• Francis of Assisi renouncing his family wealth to share the gospel by a life of profound simplicity.  Somehow, that’s part of us.
  • John Wesley leaving a comfortabe academic career to share the good news with the poor and forgotten of England’s Industrial Revolution.  Somehow, that’s part of us.
  • Mother Theresa working among the poor and the dying in the slums of Calcutta.   Somehow, that’s part of us.
  • Martin Luther King, Dietrich Bonhoeffer, Albert Schweitzer, Father Damian, Caroline Chisholm, Mary MacKillop, John Flynn, Robert Knopwood:  Somehow, their stories are part of us.
A transfigured church is a church that embraces its history

2.  A transfigured church is a church that practices generosity.       

Peter came up with the idea of making three shelters:  one for Jesus, one for Moses, and one for Elijah.  Often, when people preach on this passage, the idea comes up that Peter was just being thick, that he was trying to build some shrines so that the mountaintop experience could be repeated almost on demand. 

Perhaps . . . but then again perhaps Peter was merely exercising a bit of hospitality.  Moses and Elijah were their guests.  They lived in a culture that valued hospitality.  Visitors needed to be properly provided for.  Perhaps Peter’s comments could be seen in this light, rather than in the light of Peter dropping another massive clanger.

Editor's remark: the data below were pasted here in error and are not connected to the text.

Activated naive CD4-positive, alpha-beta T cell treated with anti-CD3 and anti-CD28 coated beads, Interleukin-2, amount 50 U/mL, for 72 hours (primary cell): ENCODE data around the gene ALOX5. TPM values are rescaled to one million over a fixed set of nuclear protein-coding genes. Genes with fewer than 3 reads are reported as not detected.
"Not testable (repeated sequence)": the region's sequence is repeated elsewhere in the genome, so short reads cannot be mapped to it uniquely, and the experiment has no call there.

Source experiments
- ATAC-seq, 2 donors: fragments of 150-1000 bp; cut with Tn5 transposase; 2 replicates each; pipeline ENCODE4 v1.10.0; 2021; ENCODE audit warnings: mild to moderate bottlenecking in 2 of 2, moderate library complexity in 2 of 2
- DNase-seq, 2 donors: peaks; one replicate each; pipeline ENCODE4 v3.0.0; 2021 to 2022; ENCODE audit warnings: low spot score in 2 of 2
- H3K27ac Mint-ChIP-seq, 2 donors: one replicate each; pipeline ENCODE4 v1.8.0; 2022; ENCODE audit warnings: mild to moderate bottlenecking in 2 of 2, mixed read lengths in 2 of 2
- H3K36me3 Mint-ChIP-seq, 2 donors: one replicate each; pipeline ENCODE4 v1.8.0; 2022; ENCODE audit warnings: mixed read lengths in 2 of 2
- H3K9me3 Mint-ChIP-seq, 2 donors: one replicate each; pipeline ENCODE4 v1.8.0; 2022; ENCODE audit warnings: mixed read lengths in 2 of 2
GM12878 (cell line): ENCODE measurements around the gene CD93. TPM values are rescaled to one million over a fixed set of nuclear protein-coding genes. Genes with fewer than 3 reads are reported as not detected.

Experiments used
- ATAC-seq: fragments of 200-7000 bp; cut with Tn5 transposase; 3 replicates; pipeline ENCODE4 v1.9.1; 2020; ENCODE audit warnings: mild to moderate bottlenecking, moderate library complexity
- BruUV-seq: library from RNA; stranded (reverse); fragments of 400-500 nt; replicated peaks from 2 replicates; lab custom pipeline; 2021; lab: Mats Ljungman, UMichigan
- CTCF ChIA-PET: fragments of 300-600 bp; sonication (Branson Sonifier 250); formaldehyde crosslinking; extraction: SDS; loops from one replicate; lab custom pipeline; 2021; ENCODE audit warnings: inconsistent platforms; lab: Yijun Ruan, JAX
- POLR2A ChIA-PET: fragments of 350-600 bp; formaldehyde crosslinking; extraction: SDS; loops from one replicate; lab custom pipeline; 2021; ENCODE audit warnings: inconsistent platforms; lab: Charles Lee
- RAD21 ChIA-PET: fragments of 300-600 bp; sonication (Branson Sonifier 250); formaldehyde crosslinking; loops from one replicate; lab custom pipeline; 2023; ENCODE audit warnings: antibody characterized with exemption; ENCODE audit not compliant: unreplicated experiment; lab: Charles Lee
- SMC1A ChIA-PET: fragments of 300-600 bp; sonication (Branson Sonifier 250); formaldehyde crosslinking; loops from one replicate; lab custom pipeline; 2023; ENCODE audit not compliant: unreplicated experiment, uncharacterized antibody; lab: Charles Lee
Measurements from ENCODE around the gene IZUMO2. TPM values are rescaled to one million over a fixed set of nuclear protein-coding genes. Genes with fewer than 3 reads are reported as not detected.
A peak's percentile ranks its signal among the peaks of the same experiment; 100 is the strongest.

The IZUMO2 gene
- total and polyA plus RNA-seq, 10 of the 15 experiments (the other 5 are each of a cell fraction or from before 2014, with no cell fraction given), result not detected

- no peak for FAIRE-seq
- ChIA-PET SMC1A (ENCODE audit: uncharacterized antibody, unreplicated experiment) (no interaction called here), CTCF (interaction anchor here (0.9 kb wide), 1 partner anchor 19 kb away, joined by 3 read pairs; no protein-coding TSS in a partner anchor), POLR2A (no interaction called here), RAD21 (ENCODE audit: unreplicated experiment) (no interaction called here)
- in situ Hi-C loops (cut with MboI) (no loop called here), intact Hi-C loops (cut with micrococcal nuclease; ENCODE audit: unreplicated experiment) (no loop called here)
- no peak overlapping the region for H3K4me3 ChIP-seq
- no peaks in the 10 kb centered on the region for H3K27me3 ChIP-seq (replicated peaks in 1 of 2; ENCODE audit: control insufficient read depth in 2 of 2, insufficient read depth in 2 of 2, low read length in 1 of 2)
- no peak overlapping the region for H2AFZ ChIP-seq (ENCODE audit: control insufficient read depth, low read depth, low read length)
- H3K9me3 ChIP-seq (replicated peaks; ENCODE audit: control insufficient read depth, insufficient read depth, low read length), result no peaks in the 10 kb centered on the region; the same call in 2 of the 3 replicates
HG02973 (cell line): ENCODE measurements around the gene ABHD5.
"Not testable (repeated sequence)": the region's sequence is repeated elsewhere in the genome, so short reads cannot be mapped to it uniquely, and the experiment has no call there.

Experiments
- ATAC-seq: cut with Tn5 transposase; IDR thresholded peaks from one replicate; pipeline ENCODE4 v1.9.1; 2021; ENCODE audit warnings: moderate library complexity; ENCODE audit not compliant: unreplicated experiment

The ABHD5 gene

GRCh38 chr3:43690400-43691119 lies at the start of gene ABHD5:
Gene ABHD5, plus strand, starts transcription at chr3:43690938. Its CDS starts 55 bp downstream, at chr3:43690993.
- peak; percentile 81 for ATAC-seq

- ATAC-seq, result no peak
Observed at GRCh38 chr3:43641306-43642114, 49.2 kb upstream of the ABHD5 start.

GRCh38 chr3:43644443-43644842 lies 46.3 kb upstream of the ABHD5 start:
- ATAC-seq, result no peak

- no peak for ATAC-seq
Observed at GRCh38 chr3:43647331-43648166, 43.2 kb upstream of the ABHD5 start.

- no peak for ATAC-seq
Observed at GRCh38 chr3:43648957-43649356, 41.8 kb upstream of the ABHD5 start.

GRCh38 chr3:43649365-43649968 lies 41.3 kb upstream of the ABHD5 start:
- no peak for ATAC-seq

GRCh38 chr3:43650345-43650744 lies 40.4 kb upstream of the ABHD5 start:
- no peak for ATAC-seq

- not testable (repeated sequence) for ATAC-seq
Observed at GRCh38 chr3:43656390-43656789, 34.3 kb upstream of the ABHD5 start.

And Christ calls the church today to be a church that practices generosity in its life together.  A phrase that is frequently used is that the church is called to live as “a culture of generosity”.  It’s often the poorest of the poor who understand this culture of generosity most fully.  In my four visits to Bangladesh for the Christmas Bowl in the 1990s, I learned that it’s often the people of the poorest villages who go the most “over the top” in expressing hospitality to a visitor.  The church today is also called to live as “a culture of generosity”.  

A transfigured church is a church that practices generosity.

3.  A transfigured church is a church in which we’re all free to make mistakes.

But, then again, let’s assume that Peter did drop a massive clanger.  What happened?  Did Jesus chew him out?  No.  Did the other disciples bite his head off?  No.  Peter was free to drop his clangers, to make his mistakes. 

We worship God of an incredible patience and generosity.  God gives us the freedom to b e wrong. God gives us the freedom to make mistakes.  God does not hold our mistakes against us.  I realise that there are some Christians who believe in a much scarier sort of god.  But we know the real God who revealed Godself to humanity in Jesus, as self-sacrificing love.  God gives us the freedom to make mistakes.   God calls us to give one another that same freedom.

A transfigured church is a church in which we’re all free to make mistakes.